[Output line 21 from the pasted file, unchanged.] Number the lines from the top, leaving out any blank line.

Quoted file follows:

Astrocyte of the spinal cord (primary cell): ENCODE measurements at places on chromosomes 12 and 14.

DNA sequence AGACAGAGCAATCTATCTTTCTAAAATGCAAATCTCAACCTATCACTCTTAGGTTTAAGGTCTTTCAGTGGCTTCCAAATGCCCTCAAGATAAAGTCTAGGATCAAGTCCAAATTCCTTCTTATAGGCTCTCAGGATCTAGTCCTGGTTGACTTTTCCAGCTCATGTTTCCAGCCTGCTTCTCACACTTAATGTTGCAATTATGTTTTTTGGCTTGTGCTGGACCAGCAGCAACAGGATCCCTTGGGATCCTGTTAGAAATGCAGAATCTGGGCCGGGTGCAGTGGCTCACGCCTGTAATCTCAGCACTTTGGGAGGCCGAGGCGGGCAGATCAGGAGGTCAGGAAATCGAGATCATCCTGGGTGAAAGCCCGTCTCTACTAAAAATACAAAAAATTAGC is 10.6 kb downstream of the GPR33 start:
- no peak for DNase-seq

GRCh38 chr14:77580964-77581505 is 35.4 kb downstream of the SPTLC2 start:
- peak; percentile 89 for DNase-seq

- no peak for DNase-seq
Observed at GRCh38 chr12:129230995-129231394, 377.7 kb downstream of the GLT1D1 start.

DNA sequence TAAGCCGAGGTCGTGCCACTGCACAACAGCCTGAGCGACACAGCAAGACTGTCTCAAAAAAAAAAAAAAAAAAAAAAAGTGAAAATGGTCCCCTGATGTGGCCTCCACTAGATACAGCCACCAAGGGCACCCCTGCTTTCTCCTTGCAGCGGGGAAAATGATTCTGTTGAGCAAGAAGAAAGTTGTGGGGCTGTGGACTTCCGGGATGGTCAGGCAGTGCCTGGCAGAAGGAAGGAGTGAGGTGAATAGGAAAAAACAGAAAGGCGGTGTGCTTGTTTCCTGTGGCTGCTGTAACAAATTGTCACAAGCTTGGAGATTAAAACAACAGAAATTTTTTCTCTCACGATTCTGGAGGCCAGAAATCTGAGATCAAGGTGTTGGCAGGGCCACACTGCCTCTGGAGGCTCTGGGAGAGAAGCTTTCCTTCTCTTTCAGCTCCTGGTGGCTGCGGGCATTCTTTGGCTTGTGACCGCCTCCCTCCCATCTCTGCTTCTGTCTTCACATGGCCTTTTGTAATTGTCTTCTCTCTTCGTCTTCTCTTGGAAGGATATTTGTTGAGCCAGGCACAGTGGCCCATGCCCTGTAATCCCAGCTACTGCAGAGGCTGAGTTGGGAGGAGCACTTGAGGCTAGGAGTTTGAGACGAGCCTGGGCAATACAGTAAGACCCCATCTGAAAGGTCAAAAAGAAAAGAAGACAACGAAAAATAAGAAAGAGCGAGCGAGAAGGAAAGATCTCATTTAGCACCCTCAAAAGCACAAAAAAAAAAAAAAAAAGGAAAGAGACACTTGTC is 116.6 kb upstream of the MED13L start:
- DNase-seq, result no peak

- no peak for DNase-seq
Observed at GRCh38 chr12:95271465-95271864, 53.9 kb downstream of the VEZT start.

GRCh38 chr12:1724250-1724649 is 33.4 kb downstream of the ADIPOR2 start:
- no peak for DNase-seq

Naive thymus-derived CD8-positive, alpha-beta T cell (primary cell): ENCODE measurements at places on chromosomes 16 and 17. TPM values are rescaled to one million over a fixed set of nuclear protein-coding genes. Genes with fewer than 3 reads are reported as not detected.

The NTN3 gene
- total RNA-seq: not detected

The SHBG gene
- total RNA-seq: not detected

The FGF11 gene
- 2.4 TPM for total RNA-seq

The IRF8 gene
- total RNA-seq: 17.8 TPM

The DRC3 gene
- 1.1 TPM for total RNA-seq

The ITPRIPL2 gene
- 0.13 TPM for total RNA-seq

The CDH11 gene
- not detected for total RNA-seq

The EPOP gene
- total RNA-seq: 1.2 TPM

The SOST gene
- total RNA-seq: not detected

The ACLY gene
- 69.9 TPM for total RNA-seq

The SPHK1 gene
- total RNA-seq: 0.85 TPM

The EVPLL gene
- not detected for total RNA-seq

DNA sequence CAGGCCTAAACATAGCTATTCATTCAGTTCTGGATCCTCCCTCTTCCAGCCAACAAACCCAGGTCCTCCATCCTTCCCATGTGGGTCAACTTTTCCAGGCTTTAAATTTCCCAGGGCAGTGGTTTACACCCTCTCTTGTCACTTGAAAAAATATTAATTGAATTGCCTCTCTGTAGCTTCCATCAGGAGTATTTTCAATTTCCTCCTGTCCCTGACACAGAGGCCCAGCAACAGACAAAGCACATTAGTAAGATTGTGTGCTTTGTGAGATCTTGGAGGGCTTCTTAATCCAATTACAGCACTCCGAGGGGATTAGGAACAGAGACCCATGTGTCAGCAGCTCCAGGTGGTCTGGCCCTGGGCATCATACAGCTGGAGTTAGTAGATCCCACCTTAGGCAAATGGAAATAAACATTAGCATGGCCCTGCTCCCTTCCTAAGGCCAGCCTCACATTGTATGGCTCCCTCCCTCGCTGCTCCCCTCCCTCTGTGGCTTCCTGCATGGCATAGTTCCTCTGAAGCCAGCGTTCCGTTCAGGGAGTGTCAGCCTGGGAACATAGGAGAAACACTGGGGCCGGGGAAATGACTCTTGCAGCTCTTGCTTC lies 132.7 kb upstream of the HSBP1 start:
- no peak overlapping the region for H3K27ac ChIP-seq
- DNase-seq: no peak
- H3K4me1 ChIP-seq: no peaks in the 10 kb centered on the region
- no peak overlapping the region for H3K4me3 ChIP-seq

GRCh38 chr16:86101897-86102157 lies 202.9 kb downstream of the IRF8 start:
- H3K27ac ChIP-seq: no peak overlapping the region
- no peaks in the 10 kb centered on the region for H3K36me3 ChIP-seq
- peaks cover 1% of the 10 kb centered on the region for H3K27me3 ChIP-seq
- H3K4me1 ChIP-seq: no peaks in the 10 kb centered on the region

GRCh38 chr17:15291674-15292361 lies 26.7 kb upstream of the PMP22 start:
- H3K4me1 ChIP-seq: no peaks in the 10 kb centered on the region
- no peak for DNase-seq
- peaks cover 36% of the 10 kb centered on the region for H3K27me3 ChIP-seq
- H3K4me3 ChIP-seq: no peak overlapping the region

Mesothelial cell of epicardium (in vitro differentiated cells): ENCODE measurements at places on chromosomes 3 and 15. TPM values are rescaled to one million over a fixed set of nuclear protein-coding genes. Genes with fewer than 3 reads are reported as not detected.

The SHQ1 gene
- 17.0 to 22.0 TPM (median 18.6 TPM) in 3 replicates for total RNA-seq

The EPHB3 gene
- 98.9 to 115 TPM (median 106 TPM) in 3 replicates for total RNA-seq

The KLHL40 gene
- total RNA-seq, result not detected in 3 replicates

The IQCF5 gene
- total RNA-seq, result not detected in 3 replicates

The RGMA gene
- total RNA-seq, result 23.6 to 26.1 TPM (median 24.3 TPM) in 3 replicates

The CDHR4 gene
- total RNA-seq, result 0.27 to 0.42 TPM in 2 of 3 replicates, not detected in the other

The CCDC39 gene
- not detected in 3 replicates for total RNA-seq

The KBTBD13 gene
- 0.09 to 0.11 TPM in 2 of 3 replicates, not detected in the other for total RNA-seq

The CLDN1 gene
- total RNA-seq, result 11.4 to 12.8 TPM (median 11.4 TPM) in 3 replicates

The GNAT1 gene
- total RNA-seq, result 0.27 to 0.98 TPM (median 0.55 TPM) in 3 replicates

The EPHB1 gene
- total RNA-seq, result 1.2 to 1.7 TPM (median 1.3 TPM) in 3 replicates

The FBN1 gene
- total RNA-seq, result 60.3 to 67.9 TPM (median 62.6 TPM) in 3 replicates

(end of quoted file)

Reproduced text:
The IRF8 gene